- Illuminate with a single operation of the switch
- Pairs of lights must emit light of the same colour, size and shape.
- Headlight aim (both dip beam and main beam) should be below the horizontal, so as not to dazzle other drivers.
What about the Horn?
The horn must emit a continuous uniform note and must be loud enough to be heard by another road user.
Battery: The battery must be secure and not show any signs of leaking electrolyte.
Electrical wiring: Wiring should be secure and must not be damaged to the point where it is likely to short circuit or become detached.
Vehicles with a towbar: Any electrical socket will be tested for its condition and that it correctly operates the trailer parking lights, brake lights, indicators and rear fog lights.
Steering: The tester will assess the strength and condition of the steering wheel by pushing the steering in various directions and inspecting for wear or damage to the steering components. If your steering has a locking device, it’ll be tested to ensure it only locks when the engine is not running. And vehicles with power steering must have at least the minimum level of power steering fluid in the reservoir.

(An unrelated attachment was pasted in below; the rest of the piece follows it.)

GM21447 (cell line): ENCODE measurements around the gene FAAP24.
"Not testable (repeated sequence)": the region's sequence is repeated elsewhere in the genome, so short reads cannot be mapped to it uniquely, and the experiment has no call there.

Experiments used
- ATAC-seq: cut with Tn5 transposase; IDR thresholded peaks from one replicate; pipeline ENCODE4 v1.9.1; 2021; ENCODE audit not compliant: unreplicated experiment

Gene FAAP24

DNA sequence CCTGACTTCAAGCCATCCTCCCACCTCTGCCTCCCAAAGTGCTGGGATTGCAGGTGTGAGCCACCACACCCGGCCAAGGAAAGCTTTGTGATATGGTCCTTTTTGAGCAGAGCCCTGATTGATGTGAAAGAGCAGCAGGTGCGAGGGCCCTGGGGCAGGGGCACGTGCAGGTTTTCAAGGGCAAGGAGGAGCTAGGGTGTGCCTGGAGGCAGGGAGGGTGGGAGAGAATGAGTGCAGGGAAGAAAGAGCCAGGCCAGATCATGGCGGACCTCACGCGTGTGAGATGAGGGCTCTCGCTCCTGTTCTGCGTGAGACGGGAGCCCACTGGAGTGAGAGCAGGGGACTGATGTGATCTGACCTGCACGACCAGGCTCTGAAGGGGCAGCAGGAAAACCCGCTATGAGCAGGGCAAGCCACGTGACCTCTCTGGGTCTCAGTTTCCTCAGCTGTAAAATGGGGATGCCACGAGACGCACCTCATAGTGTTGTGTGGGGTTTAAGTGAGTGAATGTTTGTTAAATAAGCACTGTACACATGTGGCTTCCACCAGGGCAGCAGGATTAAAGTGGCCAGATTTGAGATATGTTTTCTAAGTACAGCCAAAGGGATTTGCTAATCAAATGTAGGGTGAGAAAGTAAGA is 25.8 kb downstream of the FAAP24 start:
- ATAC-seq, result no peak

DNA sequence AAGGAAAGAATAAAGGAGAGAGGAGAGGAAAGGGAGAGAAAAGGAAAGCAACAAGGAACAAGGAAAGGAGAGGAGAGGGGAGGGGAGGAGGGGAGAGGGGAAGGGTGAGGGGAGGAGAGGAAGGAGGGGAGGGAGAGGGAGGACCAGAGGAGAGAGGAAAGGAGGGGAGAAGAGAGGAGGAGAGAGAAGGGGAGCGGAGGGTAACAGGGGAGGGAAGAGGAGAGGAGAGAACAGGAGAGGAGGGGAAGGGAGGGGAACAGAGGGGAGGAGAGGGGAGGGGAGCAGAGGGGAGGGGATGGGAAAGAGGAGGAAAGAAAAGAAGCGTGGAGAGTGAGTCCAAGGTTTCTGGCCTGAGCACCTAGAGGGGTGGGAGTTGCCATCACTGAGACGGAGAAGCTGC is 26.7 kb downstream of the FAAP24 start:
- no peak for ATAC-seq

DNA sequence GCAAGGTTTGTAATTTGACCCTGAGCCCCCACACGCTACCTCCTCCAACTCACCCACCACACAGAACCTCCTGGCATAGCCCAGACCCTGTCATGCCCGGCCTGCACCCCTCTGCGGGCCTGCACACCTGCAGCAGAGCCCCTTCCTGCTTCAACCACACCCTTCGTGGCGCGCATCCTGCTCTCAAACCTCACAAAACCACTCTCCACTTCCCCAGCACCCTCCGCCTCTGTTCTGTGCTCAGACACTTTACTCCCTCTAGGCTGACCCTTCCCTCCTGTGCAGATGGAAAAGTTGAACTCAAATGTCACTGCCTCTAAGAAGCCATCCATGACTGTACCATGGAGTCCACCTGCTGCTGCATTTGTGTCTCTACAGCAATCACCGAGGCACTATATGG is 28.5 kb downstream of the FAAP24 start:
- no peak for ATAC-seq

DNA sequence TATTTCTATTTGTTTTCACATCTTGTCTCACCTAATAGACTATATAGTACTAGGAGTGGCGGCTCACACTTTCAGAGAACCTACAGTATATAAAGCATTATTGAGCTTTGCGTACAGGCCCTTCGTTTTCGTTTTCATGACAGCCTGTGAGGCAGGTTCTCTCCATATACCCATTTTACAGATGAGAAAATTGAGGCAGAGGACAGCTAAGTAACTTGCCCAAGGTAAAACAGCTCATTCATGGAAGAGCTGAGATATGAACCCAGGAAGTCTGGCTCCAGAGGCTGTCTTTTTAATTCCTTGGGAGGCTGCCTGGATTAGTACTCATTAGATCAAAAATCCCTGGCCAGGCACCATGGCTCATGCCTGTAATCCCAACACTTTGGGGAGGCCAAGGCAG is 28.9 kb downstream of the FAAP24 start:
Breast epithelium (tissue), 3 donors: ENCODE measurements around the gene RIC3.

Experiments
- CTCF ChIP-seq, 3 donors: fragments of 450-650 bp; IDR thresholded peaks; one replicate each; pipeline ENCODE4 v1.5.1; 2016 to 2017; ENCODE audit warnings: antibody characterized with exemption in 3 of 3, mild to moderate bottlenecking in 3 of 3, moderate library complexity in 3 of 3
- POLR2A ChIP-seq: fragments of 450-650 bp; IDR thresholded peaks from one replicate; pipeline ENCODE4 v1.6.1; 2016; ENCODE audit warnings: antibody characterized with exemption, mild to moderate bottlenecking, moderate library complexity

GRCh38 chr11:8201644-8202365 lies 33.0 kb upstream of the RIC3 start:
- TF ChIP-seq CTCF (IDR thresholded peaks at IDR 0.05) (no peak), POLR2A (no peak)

Suspension: Suspension components and shock absorbers will be checked for excessive corrosion, distortion and fractures.
Brakes: A brake performance test will be carried out to test brake efficiency. The tester will look at the overall condition of the brakes, pedals and levers are inspected, as well as any relevant warning lights.
Tyres and road wheels
The tyres must be of correct speed and load rating for the vehicle. Tread depth must not be below the legal limit of 1.6mm, and tyres will be examined for cuts above 25mm, lumps, bulges, tears, exposure of the cord and tread separation. For vehicles with run-flat tyres, the warning light must operate correctly. Note that the road wheels must be in good general condition.
Seat belts and restraint systems: Each seat belt and the attachment and adjustment fittings are checked for security and condition.
Body, structure and general items: Body: Ther is a general inspection of the body, chassis, engine mountings, seats, bonnet, boot and doors will be made as part of your MOT checks. They must be free from excessive corrosion and must not have any sharp edges that might cause injury.
Registration plates: Must be fitted at the front and rear. They must be secure and clearly legible to someone standing 20 metres away from the car. The characters on the plate must be correctly formed and spaced and not likely to be misread.
Vehicle Identification Number (VIN): Every vehicle must permanently display a legible VIN, either on a VIN plate secured to the vehicle, or stamped or etched on the body or chassis.